Berkshire's Warren Buffett $50 Billion Decision at Age 25VW Staff
In a recent Forbes article, Warren Buffett, CEO of Berkshire Hathaway Inc. (NYSE:BRK.A) (NYSE:BRK.B) tells the story of being 25-years-old with a young family and making a life-altering business decision.
Instead of replacing his business idol, Benjamin Graham, in New York and becoming a junior partner at Graham-Newman Inc., Buffett instead returned home to Omaha and forged his own path. The rest they say is history or as Forbes called it, “Warren Buffett’s $50 Billion Decision.”
Here’s few nuggets from Buffetts story as told to Forbes’ Randall Lane in the series, “When I was 25.”
Some of Buffett’s experiences still resonate today for young people entering the business world: persistence, belief in yourself, do what you like and work hard. And sometimes, things just fall into place.
Take a look.
How did Buffett’s relationship start with Benjamin Graham?
Benjamin Graham had been my idol ever since I read his book The Intelligent Investor. I had wanted to go to Columbia Business School because he was a professor there, and after I got out of Columbia, returned to Omaha, and started selling securities, I didn’t forget about him. Between 1951 and 1954, I made a pest of myself, sending him frequent securities ideas. Then I got a letter back: “Next time you’re in New York, come and see me.
Buffett went to New York with his young family and worked for Graham but it was a short-lived chapter. An opportunity arose to take over for a retiring Graham at his $6 million Graham-Newman Inc. fund. But Buffett was ready to go home and retire.
…when I got out of college, I had $9,800, but by the end of 1955, I was up to $127,000. I thought, I’ll go back to Omaha, take some college classes, and read a lot—I was going to retire! I figured we could live on $12,000 a year, and off my $127,000 asset base, I could easily make that. I told my wife, “Compound interest guarantees I’m going to get rich.
An unemployed Buffett slowly made the trek home but stopped along the way to talk with companies he wanted to invest in such as Jeddo-Highland Coal Company and Kalamazoo Stove & Furnace Company. All of them were open to speaking with the unannounced Buffet.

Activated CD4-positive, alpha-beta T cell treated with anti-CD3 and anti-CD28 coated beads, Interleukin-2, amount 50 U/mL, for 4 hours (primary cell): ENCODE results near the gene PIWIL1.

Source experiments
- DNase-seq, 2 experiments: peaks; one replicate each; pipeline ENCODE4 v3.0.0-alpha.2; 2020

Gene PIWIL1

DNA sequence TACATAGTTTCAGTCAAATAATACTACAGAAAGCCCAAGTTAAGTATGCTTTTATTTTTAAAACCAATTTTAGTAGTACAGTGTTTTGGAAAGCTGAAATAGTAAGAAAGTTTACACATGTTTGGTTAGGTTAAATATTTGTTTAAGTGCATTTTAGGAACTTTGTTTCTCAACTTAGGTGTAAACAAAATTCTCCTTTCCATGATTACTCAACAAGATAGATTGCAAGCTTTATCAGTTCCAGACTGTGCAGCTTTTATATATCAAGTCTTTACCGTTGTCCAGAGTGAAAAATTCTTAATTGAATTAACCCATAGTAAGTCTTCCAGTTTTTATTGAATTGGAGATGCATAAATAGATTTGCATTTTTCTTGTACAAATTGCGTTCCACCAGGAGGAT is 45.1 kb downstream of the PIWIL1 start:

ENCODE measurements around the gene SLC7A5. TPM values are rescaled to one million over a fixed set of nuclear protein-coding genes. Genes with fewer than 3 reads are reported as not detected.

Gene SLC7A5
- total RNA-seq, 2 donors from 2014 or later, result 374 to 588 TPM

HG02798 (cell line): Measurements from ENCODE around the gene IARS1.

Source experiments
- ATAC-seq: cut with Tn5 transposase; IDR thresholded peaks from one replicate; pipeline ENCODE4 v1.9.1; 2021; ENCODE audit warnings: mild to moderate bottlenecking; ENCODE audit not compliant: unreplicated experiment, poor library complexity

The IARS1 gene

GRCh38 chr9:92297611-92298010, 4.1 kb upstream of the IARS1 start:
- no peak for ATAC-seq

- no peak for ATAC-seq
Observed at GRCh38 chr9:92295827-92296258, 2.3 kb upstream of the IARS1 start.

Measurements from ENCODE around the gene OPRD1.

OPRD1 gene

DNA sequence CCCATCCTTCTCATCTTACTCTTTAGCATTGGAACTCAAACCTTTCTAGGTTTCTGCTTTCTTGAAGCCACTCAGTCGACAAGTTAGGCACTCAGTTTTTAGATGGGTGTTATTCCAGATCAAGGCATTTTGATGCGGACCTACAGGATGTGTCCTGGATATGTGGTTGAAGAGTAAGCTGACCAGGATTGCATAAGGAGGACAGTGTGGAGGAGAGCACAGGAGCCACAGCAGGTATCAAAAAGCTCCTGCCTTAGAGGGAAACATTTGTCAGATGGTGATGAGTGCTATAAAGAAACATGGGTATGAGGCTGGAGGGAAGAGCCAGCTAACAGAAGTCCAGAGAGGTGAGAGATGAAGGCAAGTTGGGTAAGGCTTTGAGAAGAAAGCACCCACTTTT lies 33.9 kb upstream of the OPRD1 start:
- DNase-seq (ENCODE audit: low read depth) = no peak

A skill was born.
Back in Omaha, the 20-something soon found himself back in the investing game after seven people approached him, including relatives.
You used to sell stocks, and we want you to tell us what to do with our money.” I replied, “I’m not going to do that again, but I’ll form a partnership like Ben and Jerry had, and if you want to join me, you can.” My father-in-law, my college roommate, his mother, my aunt Alice, my sister, my brother-in-law, and my lawyer all signed on. I also had my hundred dollars. That was the beginning—totally accidental.
Buffett soon formed a partnership, possibly called the Omaha Club. He didn’t solicit checks, the money just rolled in. He said to his investors in the evolving business:
If you are in tune with me, then let’s go. If you aren’t, I understand. I’m not going to tell you what we own or anything like that. I want to get bouquets when I deserve bouquets, and I want to get soft fruit thrown at me when I deserve it. But I don’t want fruit thrown at me if I’m down 5 percent, and the market’s down 15 percent—I’m going to think I deserve a bouquet for that.
Meanwhile, Graham-Newman underwent liquidation.
Buffett said of the life-changing experience:
Although I had no idea, age 25 was a turning point. I was changing my life, setting up something that would turn into a fairly good-size partnership called Berkshire Hathaway Inc. I wasn’t scared. I was doing something I liked, and I’m still doing it.